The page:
Google Glass Unveiled: The Story Behind the 'OK Glass' Command

In a fascinating blog post, the product marketing manager for Google Glass tells how the "OK Glass" voice command came about for Glass users.

"OK Glass," the simple voice command used by Google Glass users to perform various functions with their devices, went through a series of options before becoming the choice for voice commands.

In a fascinating peek inside the development process for the innovative, cutting-edge Glass devices, Google Product Marketing Manager Amanda Rosenberg recently filed a blog post on Google+ that pulled the curtain back on how the command came to fruition.

It all started with an April 2012 dinner invitation from the Google Glass product manager, Mat Balez, wrote Rosenberg in the July 16 post. After the dinner with Balez and his wife, Balez, who had had already been working on Glass for a while, mentioned that Glass did not yet have a marketing team, she wrote.

"In the car on the way back, Mat told me about how the team had been working on the 'hotword' for Glass," the word that would be spoken by users to give voice commands to Glass, wrote Rosenberg. "He then asked me if I had any ideas for the hotword. In that moment the only phrase I could think of was "OK Glass.' I didn't tell him straightaway though. Instead, I continued to look pensive and muttered something about 'looking into it' just to appear as though I was going to put more than 3 seconds of work into it."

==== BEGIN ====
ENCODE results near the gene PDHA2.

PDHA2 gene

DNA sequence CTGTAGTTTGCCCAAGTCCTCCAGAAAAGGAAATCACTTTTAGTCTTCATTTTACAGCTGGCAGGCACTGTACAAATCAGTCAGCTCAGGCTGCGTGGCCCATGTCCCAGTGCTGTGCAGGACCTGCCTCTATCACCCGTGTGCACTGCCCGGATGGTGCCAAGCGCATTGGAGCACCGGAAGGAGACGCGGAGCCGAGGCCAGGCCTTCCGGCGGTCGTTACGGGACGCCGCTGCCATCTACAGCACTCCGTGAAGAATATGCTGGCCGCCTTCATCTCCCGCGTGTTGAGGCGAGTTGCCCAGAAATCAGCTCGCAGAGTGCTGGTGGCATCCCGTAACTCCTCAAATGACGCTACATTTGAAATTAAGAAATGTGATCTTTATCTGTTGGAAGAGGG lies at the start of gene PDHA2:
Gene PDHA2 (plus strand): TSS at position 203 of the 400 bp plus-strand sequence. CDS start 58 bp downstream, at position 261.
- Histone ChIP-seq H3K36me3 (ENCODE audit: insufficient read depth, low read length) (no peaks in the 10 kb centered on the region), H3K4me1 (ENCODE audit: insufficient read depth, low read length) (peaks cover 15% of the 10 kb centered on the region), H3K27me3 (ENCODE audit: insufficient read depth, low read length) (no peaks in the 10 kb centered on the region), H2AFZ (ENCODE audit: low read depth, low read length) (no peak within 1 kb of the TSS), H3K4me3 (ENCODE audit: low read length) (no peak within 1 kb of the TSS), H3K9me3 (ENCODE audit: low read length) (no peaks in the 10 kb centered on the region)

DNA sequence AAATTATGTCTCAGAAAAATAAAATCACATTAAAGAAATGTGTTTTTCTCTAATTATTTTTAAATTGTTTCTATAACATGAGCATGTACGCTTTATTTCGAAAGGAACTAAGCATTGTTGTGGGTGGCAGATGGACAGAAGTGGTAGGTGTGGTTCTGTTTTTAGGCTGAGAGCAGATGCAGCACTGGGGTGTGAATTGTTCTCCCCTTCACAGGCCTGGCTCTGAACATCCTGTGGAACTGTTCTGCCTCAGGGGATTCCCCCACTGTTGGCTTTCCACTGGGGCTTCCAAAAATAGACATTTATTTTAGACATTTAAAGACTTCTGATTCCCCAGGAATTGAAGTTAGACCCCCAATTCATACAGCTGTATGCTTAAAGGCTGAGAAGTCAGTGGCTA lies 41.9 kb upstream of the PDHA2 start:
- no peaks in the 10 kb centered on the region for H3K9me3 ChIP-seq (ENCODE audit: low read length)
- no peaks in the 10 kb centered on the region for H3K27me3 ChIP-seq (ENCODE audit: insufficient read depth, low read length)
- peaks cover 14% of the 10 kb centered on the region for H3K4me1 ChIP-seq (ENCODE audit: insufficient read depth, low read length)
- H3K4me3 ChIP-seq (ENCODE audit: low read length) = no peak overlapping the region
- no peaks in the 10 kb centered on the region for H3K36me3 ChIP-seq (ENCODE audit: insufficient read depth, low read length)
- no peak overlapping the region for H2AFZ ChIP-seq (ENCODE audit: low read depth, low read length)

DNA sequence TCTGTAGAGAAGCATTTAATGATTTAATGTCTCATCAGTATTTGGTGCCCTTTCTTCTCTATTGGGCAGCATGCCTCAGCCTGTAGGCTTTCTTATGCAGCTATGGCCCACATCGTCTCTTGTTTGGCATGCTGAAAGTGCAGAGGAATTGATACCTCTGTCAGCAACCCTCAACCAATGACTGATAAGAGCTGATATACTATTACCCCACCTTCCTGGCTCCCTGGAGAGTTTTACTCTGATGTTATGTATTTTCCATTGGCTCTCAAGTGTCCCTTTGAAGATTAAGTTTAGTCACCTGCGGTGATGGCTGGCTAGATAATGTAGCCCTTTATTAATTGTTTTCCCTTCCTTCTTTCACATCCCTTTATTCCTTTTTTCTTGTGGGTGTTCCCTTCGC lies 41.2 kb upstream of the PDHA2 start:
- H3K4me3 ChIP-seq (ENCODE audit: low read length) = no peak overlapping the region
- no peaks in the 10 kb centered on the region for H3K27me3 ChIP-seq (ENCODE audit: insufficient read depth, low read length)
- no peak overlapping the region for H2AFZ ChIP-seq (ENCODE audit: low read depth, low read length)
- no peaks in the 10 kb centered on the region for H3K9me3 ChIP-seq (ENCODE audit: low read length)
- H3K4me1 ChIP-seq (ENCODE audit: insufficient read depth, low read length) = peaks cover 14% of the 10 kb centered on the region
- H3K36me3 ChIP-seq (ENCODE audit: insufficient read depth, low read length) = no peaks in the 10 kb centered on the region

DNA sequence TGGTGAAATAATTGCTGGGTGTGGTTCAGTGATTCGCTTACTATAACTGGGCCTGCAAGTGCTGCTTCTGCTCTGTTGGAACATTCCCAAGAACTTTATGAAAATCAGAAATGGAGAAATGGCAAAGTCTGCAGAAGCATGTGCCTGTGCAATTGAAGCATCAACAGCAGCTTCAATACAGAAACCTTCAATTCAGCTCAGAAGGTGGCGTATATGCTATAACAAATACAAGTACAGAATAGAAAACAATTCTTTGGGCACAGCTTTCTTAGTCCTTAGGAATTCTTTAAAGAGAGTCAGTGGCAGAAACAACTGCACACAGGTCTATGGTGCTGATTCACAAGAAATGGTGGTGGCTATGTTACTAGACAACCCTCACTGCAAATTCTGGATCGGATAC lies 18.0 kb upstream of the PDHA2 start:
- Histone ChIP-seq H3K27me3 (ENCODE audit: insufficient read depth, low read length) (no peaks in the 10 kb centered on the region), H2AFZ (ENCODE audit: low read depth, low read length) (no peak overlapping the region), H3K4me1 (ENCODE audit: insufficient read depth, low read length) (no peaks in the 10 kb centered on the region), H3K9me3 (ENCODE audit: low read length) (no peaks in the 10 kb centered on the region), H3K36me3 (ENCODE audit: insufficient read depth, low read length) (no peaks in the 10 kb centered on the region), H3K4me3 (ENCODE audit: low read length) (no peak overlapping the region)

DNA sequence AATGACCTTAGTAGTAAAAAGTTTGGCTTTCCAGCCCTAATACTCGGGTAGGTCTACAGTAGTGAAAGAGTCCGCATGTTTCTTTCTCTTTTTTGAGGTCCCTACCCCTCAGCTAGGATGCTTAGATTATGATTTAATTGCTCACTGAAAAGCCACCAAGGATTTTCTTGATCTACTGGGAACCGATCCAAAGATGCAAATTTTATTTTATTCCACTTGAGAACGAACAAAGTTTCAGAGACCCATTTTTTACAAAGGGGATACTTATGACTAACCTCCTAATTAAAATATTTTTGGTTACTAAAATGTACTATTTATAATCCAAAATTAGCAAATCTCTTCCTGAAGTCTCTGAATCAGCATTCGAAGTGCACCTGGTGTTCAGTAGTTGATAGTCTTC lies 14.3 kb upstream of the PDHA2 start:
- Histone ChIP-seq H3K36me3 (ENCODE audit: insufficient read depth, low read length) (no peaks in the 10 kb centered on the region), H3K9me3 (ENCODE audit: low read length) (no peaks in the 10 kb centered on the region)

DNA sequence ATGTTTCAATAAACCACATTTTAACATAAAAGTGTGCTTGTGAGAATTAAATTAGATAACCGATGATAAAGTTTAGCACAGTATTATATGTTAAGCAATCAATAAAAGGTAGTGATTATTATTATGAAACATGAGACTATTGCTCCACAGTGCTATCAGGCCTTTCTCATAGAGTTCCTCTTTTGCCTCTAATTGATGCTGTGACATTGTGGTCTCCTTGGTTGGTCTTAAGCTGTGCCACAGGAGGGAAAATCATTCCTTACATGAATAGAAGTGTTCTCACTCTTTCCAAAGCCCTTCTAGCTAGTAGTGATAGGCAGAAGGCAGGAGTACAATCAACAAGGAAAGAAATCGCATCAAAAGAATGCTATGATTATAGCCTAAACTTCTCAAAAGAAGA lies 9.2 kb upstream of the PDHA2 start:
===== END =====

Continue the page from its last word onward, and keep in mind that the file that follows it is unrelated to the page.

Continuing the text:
Already, the Google Glass team had been considering many other phrases as the hotword command, such as "Listen up Glass," "Hear me now," "Let me use Glass to," "Go Go Glass," "Clap on Device, please," "3, 2, 1 …," "Glassicus," "Glass alive" and "Pew pew pew," according to a list Balez had forwarded to Rosenberg.

When Rosenberg got home after that fateful dinner, she got to work thinking about other possibilities, she wrote. "I tried my best to think of something else, anything else so that I could at least have a few options to send to Mat. Alas, I could not think of any others. I've been fortunately cursed with a one-track mind. So, I decided to put all my Glass eggs in one basket and send over a rationale for 'OK Glass.'"

In an email to Balez, her argument for using "OK Glass" included the fact that since Glass was to be used by people in public, the voice command should be something that is innocuous and simple.

"I pondered carefully about this (off and on) for the last 2 days and came full circle to the initial thought I'd had in the car with – OK," wrote Rosenberg to Balez. "OK, the most frequently used word on the planet. Denotes approval, acceptance, agreement, assent, or acknowledgement, but is also a frequent expression used for transitions in conversation."

In that context, she wrote, OK could be used for a command with any sort of Google device. "OK + (fixed keyword) – A fixed pre-defined expression that relates to the name of the product, the name of the feature," such as "OK, Android," "OK, Google," "OK, Glass."

In that way, the expression is as simple and natural as saying, "OK, Amanda," she argued in the email.

"Anyway, those are just some initial thoughts," Rosenberg wrote to Balez in her email. "Would love to discuss further or (if I'm way off with this one) never talk about it again."